The term “revenge porn” made headlines in celebrity news this week, after Rob Kardashian posted explicit photos of ex-girlfriend Blac Chyna on his Instagram account, which was subsequently suspended. In California, where Kardashian lives, it is a crime for a person to distribute intimate, sexually explicit images “when he/she knows or should know that distribution of the image will cause serious emotional distress, and the person depicted suffers that distress,” and legal experts weighed in on HuffPo on the possible consequences of his actions. Whatever the motives in this case, the term “revenge porn” can be misleading, as individuals may post or share sexuality explicit photos for different reasons. The broader term “nonconsensual porn” better expresses what’s at issue here—explicit images are shared without an individual’s consent.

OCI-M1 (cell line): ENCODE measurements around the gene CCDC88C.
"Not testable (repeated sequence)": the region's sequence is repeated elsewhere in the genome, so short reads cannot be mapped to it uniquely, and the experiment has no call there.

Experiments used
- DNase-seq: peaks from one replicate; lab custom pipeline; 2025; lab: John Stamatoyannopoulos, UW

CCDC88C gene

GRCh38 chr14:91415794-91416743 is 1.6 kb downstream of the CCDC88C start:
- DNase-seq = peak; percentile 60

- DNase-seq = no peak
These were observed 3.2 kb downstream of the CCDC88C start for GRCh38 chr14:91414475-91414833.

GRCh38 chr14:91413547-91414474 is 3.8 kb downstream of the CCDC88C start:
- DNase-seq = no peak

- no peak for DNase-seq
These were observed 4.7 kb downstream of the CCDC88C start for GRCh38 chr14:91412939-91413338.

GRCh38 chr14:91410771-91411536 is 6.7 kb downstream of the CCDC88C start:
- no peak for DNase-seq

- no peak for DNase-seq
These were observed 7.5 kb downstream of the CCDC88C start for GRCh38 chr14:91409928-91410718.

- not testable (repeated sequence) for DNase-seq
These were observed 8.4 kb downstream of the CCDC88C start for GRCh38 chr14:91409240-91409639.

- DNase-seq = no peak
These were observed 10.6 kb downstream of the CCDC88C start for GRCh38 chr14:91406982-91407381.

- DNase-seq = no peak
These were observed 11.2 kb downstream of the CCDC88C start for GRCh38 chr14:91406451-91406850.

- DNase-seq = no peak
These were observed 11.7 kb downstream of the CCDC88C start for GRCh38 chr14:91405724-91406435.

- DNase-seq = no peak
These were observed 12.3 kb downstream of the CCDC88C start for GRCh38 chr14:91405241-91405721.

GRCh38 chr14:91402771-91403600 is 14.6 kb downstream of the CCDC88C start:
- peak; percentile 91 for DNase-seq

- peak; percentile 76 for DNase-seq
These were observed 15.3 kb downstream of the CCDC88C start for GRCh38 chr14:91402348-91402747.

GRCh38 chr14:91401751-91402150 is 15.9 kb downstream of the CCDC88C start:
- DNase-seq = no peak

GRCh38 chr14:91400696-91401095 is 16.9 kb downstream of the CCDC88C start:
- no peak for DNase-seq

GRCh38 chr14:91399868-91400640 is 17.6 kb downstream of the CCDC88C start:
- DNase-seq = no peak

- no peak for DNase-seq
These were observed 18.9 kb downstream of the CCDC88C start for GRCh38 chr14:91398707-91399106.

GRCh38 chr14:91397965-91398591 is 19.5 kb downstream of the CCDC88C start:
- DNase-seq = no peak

The problem is not uncommon. A 2016 report from the Data & Society Research Institute found that about 10.4 million people in the U.S. “have been threatened with or experienced the posting of explicit images without their consent.” Both men and women can be victims of nonconsensual porn, but the majority of nonconsensual images are of women—including service women. Earlier this year it was revealed that nude photos of more than two dozen female service members, active duty and veterans, were being shared by marines in a private Facebook group. While the marines involved may face charges under the Uniformed Code of Military Justice, civilians can face legal consequences for sharing images without consent. According to the Cyber Civil Rights Initiative, 38 states and the District of Columbia have passed laws against nonconsensual porn. The organization offers more information about nonconsensual porn and state laws here.